Tuesday, March 8, 2011

When is a 'final' environmental ruling final in NJ?

New Jersey Assemblyman John Burzichelli says that his bill, A-2722, would "put an end to the confusing and anti-business practice of allowing appointed state officials to overturn the decisions of administrative law judges."

In an Op-Ed  published on March 6 in the Gloucester County Times, Burzichelli argues his case, using the example of a builder in Hunterdon County who ran afoul of the state Department of Environmental Protection (DEP) when he worked to restore a historic mill and farmstead.

Here's how the Assemblyman describes the case:
"The builder was aware that a prior potential buyer had been denied a permit for an above-grade septic system. Therefore, before beginning construction, he obtained a DEP determination that a permit wouldn’t be needed for the septic system, provided that the disposal field was constructed at grade level.

"In May 2004, the DEP filed violation notices against the builder, including an allegation that the septic field was built approximately 9 inches above grade, though that was disputed by the builder. The dispute ended up before an administrative law judge, but with that appeal still pending, the DEP kept filing violations that eventually carried $175,000 in penalties.

"In May 2010, the judge, saying that someone had to exercise “common sense,” issued a decision dismissing one $100,000 penalty and reducing another from $75,000 to $50,000.

"Yet, in December, the same DEP issued a 62-page decision rejecting the judge’s decision and restoring $166,000 of the $175,000 in penalties."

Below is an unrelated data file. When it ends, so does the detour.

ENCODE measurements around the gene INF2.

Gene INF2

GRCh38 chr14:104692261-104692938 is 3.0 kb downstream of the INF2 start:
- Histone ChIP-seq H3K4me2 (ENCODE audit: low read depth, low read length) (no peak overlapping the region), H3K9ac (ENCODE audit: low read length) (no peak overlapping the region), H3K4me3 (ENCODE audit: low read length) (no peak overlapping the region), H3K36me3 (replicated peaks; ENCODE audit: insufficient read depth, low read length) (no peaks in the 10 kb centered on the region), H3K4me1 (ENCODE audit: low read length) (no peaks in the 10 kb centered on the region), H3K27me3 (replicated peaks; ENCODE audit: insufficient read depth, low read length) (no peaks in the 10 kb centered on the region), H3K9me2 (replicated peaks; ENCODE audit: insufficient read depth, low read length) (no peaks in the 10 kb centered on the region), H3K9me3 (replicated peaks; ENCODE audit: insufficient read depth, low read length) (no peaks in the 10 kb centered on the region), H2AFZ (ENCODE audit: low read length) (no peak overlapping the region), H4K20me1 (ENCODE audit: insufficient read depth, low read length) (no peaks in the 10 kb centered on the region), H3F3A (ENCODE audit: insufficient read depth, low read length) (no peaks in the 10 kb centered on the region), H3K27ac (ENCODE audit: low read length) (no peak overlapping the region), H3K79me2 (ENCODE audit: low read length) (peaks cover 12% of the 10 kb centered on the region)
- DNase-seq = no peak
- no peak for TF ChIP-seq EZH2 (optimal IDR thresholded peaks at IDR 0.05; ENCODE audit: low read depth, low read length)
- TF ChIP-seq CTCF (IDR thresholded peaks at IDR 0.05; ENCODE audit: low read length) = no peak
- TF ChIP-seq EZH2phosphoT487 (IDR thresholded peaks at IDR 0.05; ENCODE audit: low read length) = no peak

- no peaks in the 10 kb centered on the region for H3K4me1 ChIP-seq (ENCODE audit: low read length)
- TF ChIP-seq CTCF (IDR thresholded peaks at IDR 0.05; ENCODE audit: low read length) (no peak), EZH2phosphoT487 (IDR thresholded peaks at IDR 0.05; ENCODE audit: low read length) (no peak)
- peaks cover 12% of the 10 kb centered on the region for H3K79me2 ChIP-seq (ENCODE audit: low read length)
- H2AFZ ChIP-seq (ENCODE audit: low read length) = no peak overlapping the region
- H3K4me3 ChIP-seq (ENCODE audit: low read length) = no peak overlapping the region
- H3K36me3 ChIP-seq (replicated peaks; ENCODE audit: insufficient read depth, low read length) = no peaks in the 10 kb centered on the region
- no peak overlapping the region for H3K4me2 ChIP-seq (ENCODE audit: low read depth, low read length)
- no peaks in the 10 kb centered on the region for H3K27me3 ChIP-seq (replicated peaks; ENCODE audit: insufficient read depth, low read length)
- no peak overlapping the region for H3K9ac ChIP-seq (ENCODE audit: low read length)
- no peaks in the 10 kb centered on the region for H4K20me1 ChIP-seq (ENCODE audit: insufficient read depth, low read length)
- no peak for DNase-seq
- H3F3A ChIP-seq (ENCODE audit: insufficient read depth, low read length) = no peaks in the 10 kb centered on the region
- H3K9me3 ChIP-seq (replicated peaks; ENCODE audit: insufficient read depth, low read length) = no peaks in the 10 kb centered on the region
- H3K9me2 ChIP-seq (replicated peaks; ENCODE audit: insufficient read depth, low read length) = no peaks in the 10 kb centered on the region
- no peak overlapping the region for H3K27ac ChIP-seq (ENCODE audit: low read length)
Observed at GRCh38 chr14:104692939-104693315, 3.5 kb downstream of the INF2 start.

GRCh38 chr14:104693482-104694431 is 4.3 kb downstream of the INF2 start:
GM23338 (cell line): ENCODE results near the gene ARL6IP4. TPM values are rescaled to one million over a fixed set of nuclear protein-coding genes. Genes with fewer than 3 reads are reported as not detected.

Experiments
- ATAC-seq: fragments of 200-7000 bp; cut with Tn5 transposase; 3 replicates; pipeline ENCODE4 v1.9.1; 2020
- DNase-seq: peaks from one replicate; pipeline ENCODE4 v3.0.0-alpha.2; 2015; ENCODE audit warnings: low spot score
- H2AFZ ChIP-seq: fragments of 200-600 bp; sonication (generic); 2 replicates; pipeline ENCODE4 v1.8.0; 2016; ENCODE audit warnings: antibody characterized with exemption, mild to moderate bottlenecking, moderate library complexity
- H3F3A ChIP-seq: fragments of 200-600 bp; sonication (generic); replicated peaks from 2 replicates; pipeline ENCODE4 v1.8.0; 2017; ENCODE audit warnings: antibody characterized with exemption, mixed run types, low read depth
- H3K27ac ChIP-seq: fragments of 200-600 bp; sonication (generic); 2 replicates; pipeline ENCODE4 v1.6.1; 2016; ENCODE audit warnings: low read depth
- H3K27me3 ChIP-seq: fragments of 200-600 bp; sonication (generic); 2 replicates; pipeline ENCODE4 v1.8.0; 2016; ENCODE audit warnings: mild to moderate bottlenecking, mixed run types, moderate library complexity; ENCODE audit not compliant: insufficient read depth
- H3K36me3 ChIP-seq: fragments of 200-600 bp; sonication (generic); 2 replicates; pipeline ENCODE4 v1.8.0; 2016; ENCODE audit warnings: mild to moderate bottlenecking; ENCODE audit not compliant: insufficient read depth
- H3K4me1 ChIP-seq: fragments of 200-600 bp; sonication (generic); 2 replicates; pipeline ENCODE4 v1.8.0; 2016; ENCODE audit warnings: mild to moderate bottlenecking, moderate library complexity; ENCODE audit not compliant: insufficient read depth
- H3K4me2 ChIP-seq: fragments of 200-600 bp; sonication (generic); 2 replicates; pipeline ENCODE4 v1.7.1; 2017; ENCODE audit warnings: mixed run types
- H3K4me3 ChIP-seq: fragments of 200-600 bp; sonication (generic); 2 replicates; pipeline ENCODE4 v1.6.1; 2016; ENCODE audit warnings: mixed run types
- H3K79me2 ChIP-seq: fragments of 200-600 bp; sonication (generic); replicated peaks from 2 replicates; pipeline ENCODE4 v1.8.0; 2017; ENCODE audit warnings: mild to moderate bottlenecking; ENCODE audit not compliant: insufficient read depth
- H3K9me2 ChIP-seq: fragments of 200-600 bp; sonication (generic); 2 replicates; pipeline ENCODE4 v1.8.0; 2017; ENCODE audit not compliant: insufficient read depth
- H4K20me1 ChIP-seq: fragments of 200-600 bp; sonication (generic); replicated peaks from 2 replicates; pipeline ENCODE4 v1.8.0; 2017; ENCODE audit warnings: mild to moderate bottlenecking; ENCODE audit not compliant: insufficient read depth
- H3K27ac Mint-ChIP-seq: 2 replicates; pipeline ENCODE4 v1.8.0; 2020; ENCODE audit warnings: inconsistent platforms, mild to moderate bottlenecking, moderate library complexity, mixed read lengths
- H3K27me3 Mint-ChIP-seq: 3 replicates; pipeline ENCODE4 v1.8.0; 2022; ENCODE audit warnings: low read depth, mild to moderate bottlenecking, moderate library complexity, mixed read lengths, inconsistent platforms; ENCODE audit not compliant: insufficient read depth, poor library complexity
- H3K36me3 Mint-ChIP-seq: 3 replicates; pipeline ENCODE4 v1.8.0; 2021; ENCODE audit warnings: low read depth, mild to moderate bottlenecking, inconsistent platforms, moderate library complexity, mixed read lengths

Burzichelli says that allowing the head of the affected state agency to "step right back in and overturn the judge’s decision" is un-American as it "lacks the checks and balances the Founding Fathers based our system of government upon.." He also says it "does nothing more than burden businesses trying to create jobs."

Under Burzichelli's legislation, the administrative law judge's decision would have been final. His bill  cleared the Assembly 77-0 on February 17 and now awaits action in a Senate committee.

The legislation --and the issue it addresses--have stirred up some strong opinions-- from both the business and environmental communities. We'd like to know what you think. 

Read the Assemblyman's arguments here, and his legislation, A-2722. (click on the bill number to see a full copy).Then give us your thoughts in the comment box below. If you don't see a comment box, click on the tiny 'comment' line to activate it..

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